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[sin-duh-rel-uh] /ˌsɪn dəˈrɛl ə/
a heroine of a fairy tale or folk tale who is maltreated by a malevolent stepmother but achieves happiness and marries a prince through the benevolent intervention of a fairy godmother.
(italics) the tale itself, the earliest version of which is in Chinese and dates from the 9th century a.d.
(italics) a ballet (1945) with musical score by Sergei Prokofiev.
a person or thing of merit, undeservedly neglected or forced into a wretched or obscure existence.
a person who achieves unexpected or sudden success or recognition, especially after obscurity, neglect, or misery. Unabridged
Based on the Random House Dictionary, © Random House, Inc. 2015.
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British Dictionary definitions for Cinderella


a girl who achieves fame after being obscure
  1. a poor, neglected, or unsuccessful person or thing
  2. (as modifier): a Cinderella service within the NHS
(modifier) relating to dramatic success: a Cinderella story
Word Origin
C19: after Cinderella, the heroine of a fairy tale who is aided by a fairy godmother
Collins English Dictionary - Complete & Unabridged 2012 Digital Edition
© William Collins Sons & Co. Ltd. 1979, 1986 © HarperCollins
Publishers 1998, 2000, 2003, 2005, 2006, 2007, 2009, 2012
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Word Origin and History for Cinderella

pseudo-translation of French Cendrillon, from cendre "ashes" (see cinder). Used figuratively for something unappreciated or something that ends at midnight. A widespread Eurasian folk tale, the oldest known version is Chinese (c.850 C.E.); the English version is based on Perrault's "Cendrillon" (1697), translated from French 1729 by Robert Sambler, but native versions probably existed (e.g. Scottish "Rashin Coatie"). The German form is Aschenbrödel, literally "scullion," from asche "ash" (see ash (n.1)) + brodeln "bubble up, to brew."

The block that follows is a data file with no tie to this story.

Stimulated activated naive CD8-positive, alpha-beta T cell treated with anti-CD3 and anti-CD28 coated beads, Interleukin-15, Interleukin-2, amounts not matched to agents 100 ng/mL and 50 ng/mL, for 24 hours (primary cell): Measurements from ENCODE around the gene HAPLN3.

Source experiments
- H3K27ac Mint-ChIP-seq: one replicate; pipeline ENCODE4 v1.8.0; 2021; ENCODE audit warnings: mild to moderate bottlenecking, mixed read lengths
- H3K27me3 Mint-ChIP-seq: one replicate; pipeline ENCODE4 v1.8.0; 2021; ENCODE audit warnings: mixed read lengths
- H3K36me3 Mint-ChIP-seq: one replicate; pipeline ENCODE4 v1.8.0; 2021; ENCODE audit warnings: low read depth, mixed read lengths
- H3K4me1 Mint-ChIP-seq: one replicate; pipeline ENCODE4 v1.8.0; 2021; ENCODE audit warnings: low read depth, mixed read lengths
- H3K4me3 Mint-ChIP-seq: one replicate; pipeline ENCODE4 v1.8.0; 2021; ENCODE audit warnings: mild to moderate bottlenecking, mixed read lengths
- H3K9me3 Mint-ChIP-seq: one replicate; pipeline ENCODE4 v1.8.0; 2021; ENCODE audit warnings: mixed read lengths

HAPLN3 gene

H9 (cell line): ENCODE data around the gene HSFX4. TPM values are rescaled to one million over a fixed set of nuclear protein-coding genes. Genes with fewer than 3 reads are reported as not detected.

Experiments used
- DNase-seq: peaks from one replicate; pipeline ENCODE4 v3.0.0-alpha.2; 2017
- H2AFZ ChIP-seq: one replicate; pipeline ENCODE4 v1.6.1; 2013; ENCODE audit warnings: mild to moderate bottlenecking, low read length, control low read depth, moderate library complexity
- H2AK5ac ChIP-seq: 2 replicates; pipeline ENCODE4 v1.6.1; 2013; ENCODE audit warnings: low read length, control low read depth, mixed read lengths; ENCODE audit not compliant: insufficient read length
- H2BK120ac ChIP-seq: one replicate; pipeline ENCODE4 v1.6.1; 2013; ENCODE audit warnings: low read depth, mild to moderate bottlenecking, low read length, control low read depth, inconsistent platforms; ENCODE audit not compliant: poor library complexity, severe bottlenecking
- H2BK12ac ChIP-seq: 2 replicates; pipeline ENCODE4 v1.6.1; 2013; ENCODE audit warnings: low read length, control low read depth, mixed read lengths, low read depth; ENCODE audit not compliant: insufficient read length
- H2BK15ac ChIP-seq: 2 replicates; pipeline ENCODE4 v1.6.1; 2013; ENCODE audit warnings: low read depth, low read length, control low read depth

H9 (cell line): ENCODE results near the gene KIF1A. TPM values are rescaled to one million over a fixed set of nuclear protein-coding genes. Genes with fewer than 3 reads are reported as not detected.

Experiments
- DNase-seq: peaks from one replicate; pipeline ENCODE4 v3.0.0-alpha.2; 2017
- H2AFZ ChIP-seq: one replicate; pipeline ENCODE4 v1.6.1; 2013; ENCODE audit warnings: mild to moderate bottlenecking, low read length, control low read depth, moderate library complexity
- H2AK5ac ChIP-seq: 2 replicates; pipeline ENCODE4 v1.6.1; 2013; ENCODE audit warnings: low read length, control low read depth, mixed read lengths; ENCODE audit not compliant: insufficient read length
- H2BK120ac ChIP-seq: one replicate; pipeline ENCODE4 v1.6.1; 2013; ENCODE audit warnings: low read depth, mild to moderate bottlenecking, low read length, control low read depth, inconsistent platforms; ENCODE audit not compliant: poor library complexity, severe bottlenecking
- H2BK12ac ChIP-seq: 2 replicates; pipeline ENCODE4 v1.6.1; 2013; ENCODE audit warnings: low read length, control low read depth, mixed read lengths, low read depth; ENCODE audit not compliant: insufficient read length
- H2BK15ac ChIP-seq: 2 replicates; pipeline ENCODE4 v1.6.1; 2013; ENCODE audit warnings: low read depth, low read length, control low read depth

Online Etymology Dictionary, © 2010 Douglas Harper
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Cinderella in Culture

“Cinderella” definition

A fairy tale from the collection of Charles Perrault. Cinderella, a young girl, is forced by her stepmother and stepsisters to do heavy housework and relaxes by sitting among the cinders by the fireplace. One evening, when the prince of the kingdom is holding a ball, Cinderella's fairy godmother visits her, magically dresses her for the ball, turns a pumpkin into a magnificent carriage for her, warns her not to stay past midnight, and sends her off. Cinderella captivates the prince at the ball but leaves just as midnight is striking, and in her haste she drops a slipper; as the story is usually told in English, the slipper is made of glass. She returns home with her fine clothes turned back into rags and her carriage a pumpkin again. The prince searches throughout the kingdom for the owner of the slipper. Cinderella is the only one whom it fits, and the prince marries her.

Note: The name Cinderella is sometimes applied to a person or group that undergoes a sudden transformation, such as an athletic team that loses frequently and then starts to win steadily.
The American Heritage® New Dictionary of Cultural Literacy, Third Edition
Copyright © 2005 by Houghton Mifflin Company.
Published by Houghton Mifflin Company. All rights reserved.
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